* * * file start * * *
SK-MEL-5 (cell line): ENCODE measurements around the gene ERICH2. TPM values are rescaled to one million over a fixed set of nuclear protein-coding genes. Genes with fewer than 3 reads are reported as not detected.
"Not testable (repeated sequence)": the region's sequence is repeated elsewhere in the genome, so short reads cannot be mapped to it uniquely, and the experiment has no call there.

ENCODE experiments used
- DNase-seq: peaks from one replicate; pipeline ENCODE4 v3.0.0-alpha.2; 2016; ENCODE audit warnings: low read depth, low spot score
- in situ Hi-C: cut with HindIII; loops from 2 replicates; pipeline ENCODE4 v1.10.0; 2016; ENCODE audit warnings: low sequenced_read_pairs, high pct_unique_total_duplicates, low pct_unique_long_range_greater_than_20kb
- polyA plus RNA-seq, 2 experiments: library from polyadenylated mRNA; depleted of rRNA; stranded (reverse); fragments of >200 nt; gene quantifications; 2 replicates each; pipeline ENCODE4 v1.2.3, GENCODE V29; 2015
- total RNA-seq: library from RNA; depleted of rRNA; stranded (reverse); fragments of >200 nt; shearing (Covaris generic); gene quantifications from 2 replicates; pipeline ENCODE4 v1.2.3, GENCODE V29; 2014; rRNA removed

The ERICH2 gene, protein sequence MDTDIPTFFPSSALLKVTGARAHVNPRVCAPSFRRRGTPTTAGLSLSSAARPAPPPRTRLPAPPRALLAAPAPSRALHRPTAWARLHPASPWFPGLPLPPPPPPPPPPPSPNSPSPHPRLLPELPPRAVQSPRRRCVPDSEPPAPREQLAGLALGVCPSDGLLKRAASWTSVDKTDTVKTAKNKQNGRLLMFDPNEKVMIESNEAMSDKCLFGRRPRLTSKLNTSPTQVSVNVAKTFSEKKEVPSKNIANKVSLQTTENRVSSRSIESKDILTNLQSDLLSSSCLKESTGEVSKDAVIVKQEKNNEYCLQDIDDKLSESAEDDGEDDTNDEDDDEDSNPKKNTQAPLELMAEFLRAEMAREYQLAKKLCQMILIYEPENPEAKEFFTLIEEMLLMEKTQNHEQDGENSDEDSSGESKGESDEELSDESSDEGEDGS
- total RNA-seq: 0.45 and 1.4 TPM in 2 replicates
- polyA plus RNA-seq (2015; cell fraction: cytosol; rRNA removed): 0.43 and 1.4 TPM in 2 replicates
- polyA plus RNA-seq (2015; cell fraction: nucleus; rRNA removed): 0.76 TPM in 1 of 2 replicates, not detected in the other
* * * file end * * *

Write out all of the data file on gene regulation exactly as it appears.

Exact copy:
SK-MEL-5 (cell line): ENCODE measurements around the gene ERICH2. TPM values are rescaled to one million over a fixed set of nuclear protein-coding genes. Genes with fewer than 3 reads are reported as not detected.
"Not testable (repeated sequence)": the region's sequence is repeated elsewhere in the genome, so short reads cannot be mapped to it uniquely, and the experiment has no call there.

ENCODE experiments used
- DNase-seq: peaks from one replicate; pipeline ENCODE4 v3.0.0-alpha.2; 2016; ENCODE audit warnings: low read depth, low spot score
- in situ Hi-C: cut with HindIII; loops from 2 replicates; pipeline ENCODE4 v1.10.0; 2016; ENCODE audit warnings: low sequenced_read_pairs, high pct_unique_total_duplicates, low pct_unique_long_range_greater_than_20kb
- polyA plus RNA-seq, 2 experiments: library from polyadenylated mRNA; depleted of rRNA; stranded (reverse); fragments of >200 nt; gene quantifications; 2 replicates each; pipeline ENCODE4 v1.2.3, GENCODE V29; 2015
- total RNA-seq: library from RNA; depleted of rRNA; stranded (reverse); fragments of >200 nt; shearing (Covaris generic); gene quantifications from 2 replicates; pipeline ENCODE4 v1.2.3, GENCODE V29; 2014; rRNA removed

The ERICH2 gene, protein sequence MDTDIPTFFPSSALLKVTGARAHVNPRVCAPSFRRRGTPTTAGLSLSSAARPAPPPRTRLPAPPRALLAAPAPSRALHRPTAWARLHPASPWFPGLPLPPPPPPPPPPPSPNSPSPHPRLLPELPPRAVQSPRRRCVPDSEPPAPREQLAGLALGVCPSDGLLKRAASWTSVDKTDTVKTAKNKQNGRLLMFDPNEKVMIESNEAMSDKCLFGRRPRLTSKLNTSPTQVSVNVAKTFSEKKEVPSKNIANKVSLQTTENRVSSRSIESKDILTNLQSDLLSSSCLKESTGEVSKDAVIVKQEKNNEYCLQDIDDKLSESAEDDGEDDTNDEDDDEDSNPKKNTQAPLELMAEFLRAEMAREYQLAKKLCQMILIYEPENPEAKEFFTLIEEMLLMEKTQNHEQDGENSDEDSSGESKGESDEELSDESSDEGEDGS
- total RNA-seq: 0.45 and 1.4 TPM in 2 replicates
- polyA plus RNA-seq (2015; cell fraction: cytosol; rRNA removed): 0.43 and 1.4 TPM in 2 replicates
- polyA plus RNA-seq (2015; cell fraction: nucleus; rRNA removed): 0.76 TPM in 1 of 2 replicates, not detected in the other